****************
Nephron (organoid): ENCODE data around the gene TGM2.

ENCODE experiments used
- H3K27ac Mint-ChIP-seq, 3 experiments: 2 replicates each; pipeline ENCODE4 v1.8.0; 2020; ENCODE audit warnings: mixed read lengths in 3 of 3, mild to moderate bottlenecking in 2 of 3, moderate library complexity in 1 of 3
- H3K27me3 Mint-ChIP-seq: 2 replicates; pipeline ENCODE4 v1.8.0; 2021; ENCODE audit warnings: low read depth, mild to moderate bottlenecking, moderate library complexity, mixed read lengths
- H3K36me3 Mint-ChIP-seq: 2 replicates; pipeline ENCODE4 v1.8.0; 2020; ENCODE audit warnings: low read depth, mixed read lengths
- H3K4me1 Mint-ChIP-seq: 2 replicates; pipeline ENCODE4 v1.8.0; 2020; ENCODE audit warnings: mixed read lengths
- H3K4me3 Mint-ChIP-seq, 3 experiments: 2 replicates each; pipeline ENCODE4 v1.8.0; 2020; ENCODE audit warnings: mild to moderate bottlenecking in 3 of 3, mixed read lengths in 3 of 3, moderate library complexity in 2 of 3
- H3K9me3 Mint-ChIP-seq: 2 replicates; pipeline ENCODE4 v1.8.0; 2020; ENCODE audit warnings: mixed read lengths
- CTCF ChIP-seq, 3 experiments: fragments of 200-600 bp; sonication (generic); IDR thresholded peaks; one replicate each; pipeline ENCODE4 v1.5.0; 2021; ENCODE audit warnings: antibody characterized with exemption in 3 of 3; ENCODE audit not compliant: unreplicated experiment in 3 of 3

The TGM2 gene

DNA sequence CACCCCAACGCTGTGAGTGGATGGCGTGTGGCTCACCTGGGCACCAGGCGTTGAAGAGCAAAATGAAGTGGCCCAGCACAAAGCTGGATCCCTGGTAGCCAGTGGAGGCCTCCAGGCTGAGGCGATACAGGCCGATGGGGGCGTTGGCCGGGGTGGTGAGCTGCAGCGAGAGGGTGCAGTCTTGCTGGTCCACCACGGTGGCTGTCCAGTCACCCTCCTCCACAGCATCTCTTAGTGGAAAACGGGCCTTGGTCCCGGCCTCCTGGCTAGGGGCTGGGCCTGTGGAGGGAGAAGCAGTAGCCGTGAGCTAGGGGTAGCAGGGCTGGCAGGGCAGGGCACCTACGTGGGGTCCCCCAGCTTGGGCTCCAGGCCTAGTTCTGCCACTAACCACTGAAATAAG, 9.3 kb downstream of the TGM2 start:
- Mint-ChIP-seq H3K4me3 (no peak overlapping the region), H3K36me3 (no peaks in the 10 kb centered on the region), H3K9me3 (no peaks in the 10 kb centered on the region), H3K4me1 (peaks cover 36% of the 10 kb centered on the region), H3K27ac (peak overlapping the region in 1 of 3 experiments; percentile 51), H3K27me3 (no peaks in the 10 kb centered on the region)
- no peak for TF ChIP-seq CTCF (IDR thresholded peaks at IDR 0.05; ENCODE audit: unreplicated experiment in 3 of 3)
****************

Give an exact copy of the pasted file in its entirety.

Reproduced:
Nephron (organoid): ENCODE data around the gene TGM2.

ENCODE experiments used
- H3K27ac Mint-ChIP-seq, 3 experiments: 2 replicates each; pipeline ENCODE4 v1.8.0; 2020; ENCODE audit warnings: mixed read lengths in 3 of 3, mild to moderate bottlenecking in 2 of 3, moderate library complexity in 1 of 3
- H3K27me3 Mint-ChIP-seq: 2 replicates; pipeline ENCODE4 v1.8.0; 2021; ENCODE audit warnings: low read depth, mild to moderate bottlenecking, moderate library complexity, mixed read lengths
- H3K36me3 Mint-ChIP-seq: 2 replicates; pipeline ENCODE4 v1.8.0; 2020; ENCODE audit warnings: low read depth, mixed read lengths
- H3K4me1 Mint-ChIP-seq: 2 replicates; pipeline ENCODE4 v1.8.0; 2020; ENCODE audit warnings: mixed read lengths
- H3K4me3 Mint-ChIP-seq, 3 experiments: 2 replicates each; pipeline ENCODE4 v1.8.0; 2020; ENCODE audit warnings: mild to moderate bottlenecking in 3 of 3, mixed read lengths in 3 of 3, moderate library complexity in 2 of 3
- H3K9me3 Mint-ChIP-seq: 2 replicates; pipeline ENCODE4 v1.8.0; 2020; ENCODE audit warnings: mixed read lengths
- CTCF ChIP-seq, 3 experiments: fragments of 200-600 bp; sonication (generic); IDR thresholded peaks; one replicate each; pipeline ENCODE4 v1.5.0; 2021; ENCODE audit warnings: antibody characterized with exemption in 3 of 3; ENCODE audit not compliant: unreplicated experiment in 3 of 3

The TGM2 gene

DNA sequence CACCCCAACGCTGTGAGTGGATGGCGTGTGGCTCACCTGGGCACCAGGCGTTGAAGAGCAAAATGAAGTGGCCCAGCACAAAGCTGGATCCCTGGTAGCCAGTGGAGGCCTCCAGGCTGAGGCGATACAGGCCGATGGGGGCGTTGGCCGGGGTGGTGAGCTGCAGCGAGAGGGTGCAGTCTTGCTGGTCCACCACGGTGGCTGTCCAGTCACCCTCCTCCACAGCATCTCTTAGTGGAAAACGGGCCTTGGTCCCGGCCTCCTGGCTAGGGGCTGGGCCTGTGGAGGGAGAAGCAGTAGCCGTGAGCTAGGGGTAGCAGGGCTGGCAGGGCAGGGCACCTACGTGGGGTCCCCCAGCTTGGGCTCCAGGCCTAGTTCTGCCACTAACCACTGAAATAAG, 9.3 kb downstream of the TGM2 start:
- Mint-ChIP-seq H3K4me3 (no peak overlapping the region), H3K36me3 (no peaks in the 10 kb centered on the region), H3K9me3 (no peaks in the 10 kb centered on the region), H3K4me1 (peaks cover 36% of the 10 kb centered on the region), H3K27ac (peak overlapping the region in 1 of 3 experiments; percentile 51), H3K27me3 (no peaks in the 10 kb centered on the region)
- no peak for TF ChIP-seq CTCF (IDR thresholded peaks at IDR 0.05; ENCODE audit: unreplicated experiment in 3 of 3)